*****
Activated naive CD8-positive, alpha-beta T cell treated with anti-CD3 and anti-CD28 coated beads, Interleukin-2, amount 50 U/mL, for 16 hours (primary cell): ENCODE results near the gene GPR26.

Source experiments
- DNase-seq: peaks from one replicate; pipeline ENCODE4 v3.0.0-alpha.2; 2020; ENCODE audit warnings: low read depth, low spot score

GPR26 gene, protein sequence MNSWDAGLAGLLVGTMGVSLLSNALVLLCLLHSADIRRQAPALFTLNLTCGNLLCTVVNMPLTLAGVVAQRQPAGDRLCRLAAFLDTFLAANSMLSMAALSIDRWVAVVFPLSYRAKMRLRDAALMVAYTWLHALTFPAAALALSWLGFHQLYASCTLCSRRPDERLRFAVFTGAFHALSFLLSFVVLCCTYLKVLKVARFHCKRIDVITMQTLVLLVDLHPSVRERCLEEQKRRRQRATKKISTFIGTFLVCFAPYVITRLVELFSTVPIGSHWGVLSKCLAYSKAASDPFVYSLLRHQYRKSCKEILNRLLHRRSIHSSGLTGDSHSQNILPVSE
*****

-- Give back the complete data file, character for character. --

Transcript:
Activated naive CD8-positive, alpha-beta T cell treated with anti-CD3 and anti-CD28 coated beads, Interleukin-2, amount 50 U/mL, for 16 hours (primary cell): ENCODE results near the gene GPR26.

Source experiments
- DNase-seq: peaks from one replicate; pipeline ENCODE4 v3.0.0-alpha.2; 2020; ENCODE audit warnings: low read depth, low spot score

GPR26 gene, protein sequence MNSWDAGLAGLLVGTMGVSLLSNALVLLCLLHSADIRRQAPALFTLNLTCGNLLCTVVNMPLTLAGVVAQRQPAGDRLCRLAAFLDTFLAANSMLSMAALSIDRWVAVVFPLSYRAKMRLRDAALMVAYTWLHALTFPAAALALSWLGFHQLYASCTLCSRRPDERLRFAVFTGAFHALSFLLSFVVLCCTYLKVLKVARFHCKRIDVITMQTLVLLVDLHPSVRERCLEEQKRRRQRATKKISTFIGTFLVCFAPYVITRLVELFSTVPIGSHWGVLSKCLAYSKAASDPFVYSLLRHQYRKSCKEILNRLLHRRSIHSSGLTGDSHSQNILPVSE